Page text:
Connecting state and local government leaders
COMMENTARY | Customizing user experience into the languages that most represent a community’s needs creates more equitable access to important government services.
Most of us move through interactions with state and local government—like paying property taxes, renewing driver’s licenses and participating in elections—without giving much thought to our ability to access and understand the information we need. For residents with low English proficiency (LEP), though, navigating these same steps might be challenging if information is only provided in English.
While no one likes to wait in line, imagine how frustrated residents would be if, after standing in line, they finally reach the counter and discover a language barrier keeps them from communicating their needs.
A virtual queue solution that offers an interface in local spoken languages can solve most of these issues by removing customer language barriers, minimizing lines and boosting efficiency. Agencies can also improve customer experience and potentially increase civic engagement, too.
How virtual queue management works
Physical queues involve standing in line. A virtual queue allows individuals to check in either at the location or remotely. Residents aren’t even required to be present while they wait.
During the check-in process for a virtual queue, individuals are led through a series of questions about the services they require. At local and state government offices, that could be paying their water bill, renting a picnic space at a park or collecting supplies available from social safety net programs.
The software alerts the appropriate department and its staff about what residents need at the same time it gives individuals an estimated time they should arrive for service. This way, workers can be prepared before anyone is standing in front of them, and they can more quickly complete transactions so residents don’t have to plan their entire day around a single errand.
While they wait for their service time, customers receive updates via text message or email about their place in line, so they better manage how they spend their day.
Why language access is so important
A 2015 U.S. Census Bureau report found that at least 350 different languages are spoken in the United States. The U.S. has the second-largest population of Spanish speakers alone, with one in three people in the U.S. predicted to speak Spanish by 2050.
Implementing a virtual queue management system is a great first step in improving overall service for constituents. The next step is making sure the software interface can be customized for accurate translation into languages spoken in the community.
Not only does this ensure the check-in process is completed correctly to route individuals to the appropriate department, but it also places them in front of an employee who speaks their language or lets staff know ahead of time that a translator is needed. If a translator is not available at the time of service—either in person or via telephone—the department can schedule an appointment for the resident that coincides with interpreter availability. The benefits here are twofold: Residents can confidently and efficiently conduct their business, and workers feel empowered and productive even when customer traffic is heavy.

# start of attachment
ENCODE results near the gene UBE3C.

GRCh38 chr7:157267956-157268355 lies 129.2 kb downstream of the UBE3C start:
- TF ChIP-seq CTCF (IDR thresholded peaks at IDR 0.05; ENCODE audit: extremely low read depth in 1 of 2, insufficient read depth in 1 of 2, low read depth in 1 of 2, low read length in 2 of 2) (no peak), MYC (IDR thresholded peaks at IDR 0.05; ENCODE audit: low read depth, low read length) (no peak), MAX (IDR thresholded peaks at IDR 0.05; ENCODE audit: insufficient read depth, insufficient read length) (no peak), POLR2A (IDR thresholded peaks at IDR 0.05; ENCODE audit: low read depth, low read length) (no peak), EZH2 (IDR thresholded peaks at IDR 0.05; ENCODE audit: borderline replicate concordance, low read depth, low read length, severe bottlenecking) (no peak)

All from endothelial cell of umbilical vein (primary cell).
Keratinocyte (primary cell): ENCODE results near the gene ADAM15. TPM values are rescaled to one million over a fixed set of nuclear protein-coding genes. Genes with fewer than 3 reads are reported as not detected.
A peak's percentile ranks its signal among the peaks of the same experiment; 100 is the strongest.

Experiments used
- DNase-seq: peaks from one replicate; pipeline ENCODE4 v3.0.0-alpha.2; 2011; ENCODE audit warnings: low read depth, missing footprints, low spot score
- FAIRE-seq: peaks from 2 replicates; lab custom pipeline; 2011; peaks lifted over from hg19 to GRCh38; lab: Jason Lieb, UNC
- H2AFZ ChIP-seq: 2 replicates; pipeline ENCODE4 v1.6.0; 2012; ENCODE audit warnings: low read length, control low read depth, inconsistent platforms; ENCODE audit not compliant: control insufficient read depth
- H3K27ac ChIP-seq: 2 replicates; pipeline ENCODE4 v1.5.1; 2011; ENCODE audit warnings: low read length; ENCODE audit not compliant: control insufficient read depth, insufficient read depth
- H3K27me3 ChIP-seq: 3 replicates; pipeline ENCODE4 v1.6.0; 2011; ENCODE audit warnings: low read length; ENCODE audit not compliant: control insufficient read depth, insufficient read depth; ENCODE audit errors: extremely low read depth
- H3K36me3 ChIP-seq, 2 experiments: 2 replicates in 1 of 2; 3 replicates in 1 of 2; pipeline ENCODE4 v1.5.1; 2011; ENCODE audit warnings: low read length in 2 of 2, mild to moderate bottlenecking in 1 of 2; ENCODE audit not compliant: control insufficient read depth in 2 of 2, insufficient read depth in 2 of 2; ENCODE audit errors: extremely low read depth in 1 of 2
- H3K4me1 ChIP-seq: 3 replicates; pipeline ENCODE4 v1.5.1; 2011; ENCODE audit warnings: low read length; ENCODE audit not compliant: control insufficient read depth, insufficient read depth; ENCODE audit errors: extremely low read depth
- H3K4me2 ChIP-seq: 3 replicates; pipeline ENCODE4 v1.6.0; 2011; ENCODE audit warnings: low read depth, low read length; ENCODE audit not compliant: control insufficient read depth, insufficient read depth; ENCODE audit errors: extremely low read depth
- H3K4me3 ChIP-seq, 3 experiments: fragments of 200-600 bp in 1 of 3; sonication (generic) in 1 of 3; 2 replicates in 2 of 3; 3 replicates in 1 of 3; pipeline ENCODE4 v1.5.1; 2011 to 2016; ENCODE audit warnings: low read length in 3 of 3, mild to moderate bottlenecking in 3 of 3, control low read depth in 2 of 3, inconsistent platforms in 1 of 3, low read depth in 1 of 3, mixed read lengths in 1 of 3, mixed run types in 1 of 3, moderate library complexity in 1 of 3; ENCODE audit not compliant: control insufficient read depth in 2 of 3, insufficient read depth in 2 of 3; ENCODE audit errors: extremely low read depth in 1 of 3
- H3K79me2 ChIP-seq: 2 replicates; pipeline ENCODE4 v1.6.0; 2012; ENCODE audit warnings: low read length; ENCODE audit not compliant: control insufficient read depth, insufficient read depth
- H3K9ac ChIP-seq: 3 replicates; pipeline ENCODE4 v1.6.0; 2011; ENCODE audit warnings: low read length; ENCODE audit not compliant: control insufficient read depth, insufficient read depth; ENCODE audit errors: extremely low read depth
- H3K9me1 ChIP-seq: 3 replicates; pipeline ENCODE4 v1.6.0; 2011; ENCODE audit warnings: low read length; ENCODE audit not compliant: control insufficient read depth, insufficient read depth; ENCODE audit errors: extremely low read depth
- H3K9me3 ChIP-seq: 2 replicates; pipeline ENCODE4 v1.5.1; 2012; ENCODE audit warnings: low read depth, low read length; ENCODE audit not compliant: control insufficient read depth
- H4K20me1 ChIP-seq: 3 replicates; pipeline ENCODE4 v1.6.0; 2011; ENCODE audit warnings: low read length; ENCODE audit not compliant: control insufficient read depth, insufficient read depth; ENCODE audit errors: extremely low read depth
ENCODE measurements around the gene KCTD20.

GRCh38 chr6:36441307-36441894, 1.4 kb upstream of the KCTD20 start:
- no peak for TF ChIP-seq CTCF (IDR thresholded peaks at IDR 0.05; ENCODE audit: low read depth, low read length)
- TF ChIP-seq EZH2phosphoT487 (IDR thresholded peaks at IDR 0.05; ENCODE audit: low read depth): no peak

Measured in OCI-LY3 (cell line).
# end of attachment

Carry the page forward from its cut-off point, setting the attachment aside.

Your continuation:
As soon as they check in using the queue management software, residents are entered into the agency system, making it easier to communicate with them about important updates related to their visit.
Helping residents find their way
Language access through a virtual queuing system is important, but agencies can’t forget about the need for inclusive signage on-site as well. When constituents arrive for service, directing them to the right office in a language they recognize and understand is just another component of queue management.
A queue management interface can help agencies translate words and terminology LEP residents might use for certain services to create directional signs once they arrive at the government office. This way, residents don’t waste time going to the wrong department, and staff members stay focused on helping the customers in front of them and preparing for the ones yet to arrive.
Virtual queue management systems create efficiencies in local and state government offices for both constituents and staff. Customizing user experience into the languages that most represent a community’s needs creates more equitable access to important government services for LEP residents.
Steve Covate is vice president of sales at Qtrac by Lavi Industries.